Robinson Works Out with Hornets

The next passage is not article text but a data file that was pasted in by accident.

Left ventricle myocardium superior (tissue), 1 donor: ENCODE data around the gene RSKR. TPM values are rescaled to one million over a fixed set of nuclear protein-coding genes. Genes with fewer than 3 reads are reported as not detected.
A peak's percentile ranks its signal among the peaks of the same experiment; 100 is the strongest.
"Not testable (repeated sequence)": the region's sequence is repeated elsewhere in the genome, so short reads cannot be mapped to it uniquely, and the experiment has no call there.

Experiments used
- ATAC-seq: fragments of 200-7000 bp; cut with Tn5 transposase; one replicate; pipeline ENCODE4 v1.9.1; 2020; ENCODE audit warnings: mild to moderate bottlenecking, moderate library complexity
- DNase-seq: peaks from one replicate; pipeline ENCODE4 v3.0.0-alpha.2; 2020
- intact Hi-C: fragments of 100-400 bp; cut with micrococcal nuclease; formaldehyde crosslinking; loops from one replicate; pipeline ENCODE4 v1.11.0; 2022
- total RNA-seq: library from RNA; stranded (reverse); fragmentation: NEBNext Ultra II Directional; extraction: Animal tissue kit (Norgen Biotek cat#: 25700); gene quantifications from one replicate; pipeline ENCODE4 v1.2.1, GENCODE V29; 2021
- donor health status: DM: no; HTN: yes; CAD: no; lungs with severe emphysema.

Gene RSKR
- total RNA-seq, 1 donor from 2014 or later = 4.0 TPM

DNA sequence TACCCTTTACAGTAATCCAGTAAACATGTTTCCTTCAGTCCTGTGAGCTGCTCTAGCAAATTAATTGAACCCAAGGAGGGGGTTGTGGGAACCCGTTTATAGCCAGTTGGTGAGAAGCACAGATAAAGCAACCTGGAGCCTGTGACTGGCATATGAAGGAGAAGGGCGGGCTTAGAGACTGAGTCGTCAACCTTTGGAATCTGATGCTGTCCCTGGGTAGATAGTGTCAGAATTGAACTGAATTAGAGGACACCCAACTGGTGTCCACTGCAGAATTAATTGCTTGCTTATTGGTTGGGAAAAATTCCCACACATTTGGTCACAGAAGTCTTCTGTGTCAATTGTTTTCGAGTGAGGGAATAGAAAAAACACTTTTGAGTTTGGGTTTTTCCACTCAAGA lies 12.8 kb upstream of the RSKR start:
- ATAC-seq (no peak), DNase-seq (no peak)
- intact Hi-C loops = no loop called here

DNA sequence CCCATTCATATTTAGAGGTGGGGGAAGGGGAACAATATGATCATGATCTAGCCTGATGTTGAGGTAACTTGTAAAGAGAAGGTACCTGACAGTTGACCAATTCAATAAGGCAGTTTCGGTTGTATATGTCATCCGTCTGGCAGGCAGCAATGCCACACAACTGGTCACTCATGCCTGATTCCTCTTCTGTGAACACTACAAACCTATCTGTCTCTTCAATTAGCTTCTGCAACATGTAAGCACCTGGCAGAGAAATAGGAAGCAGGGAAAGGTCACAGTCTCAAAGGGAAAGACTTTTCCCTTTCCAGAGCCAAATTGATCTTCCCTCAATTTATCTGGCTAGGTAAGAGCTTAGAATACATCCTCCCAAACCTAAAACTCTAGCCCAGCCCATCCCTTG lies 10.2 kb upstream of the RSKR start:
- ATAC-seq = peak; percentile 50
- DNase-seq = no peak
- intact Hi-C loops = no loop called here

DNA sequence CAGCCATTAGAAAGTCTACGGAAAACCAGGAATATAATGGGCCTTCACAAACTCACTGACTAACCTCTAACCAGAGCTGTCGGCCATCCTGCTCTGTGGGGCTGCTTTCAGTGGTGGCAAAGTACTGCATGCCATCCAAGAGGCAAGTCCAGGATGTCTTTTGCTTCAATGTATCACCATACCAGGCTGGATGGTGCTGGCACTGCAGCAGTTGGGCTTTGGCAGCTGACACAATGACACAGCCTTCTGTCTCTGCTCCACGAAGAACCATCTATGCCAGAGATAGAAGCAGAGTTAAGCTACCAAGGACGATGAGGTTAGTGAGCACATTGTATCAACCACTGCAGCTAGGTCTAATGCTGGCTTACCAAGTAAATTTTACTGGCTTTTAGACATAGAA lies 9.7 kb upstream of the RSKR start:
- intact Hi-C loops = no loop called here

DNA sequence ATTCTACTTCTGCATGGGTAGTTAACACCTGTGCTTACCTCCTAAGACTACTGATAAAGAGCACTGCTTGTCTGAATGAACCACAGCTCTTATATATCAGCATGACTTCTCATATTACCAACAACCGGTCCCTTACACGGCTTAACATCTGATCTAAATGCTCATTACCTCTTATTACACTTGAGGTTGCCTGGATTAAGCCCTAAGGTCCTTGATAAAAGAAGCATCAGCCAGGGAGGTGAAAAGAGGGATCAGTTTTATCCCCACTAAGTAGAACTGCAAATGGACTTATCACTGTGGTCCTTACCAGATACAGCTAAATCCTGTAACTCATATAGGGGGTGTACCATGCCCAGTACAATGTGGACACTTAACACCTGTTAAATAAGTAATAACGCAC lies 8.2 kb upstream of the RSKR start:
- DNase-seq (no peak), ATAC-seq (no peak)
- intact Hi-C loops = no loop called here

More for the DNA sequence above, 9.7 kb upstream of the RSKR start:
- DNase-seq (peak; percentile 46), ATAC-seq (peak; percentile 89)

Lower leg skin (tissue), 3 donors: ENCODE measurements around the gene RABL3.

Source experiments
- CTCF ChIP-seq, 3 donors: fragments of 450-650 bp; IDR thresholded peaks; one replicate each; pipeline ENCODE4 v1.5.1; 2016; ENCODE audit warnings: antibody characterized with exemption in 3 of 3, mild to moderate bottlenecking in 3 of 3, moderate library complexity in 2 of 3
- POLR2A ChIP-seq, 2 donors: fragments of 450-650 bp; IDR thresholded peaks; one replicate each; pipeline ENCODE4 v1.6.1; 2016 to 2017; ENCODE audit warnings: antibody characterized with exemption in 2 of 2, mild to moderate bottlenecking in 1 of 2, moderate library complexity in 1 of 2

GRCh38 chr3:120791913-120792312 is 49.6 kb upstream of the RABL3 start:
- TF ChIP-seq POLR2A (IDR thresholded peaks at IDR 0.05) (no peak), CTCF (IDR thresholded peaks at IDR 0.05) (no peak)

Former East Carolina point guard Antonio Robinson wasn’t star struck by any of the players he met in conjunction with his NBA workout in Charlotte on Wednesday morning. However, there was one former NBA great that was hard for him to miss — both literally and figuratively. Robinson said he noticed former Knicks center and current Hornets assistant coach Patrick Ewing watching the on-court portion of his workout with the team, adding, “I watched him play, but he was always mean. So ... I was wondering how he was going to approach me.” After the workout, Robinson finally got his chance to walk up to the towering, Hall of Fame big man. “I shook his hand and he actually said he liked what he saw,’” said Robinson. “We talked for two or three minutes and that was it. Just hearing that from him, it was great.” Robinson spent the last two seasons at ECU after transferring from Louisburg College. During his senior year, Robinson started all 33 games as mostly a pass-first point guard and was most effective at the head of the Pirates’ 2-3 zone defense. He recorded team-highs in both assists (3.7 per game) and steals (1.7) last season, but shot just 36 percent from the field and averaged 4.2 points per game. Entering what would turn out to be his final collegiate game, Robinson had made seven 3-pointers all season long. But against 20th-ranked SMU in the American Conference Tournament quarterfinals, Robinson shot 4-for-8 from beyond the arc for a career-high 18 points to go along with six rebounds, six assists and three steals. Robinson’s goal on Wednesday was to prove to the Hornets — and every other professional team — that his performance against the Mustangs wasn’t a fluke. “A lot of coaches want me to score the ball,” Robinson said. “If I can just get in front of coaches and show them I can shoot the 3-ball or score while drawing a foul, I think that would really help.” Robinson shot 39 percent on 3-pointers last season, converting on 11 of his 28 attempts. The Hornets first contacted Robinson’s agent last week, arranging for the Winston Salem, North Carolina, native to be flown into Charlotte on Tuesday night. According to Robinson, no other NBA teams have contacted him before or since then. When Robinson arrived to the Hornets’ facilities at 9:30 a.m. on Wednesday, he was given a timed, written test that lasted 12 minutes; then he was asked to write a description of himself in 100 words. After completing the paperwork, Robinson had his weight and height measured and was put through a miniature combine — consisting of a vertical jump, shuttle run and several other drills — before he could finally set his sights on basketball. The on-court session lasted about an hour and had Robinson working out alongside six former college players, which included N.C. State’s Ralston Turner. They played 3-on-3 and then were asked individually to go one-on-one in pick-and-roll sets. When the workout was finished, Robinson was pleased with what he accomplished. “I think it went pretty well,” he said. “Just going out there and getting my confidence back and showing I can shoot the ball, that helped me out a lot.” Robinson aspires to join former Pirates Akeem Richmond and Maurice Kemp, who both signed with NBA D-League teams last year, and end the school’s lengthy drought without a player in basketball’s top league. The last ECU player to appear in the NBA was Jonathan Kerner (1998-2001).
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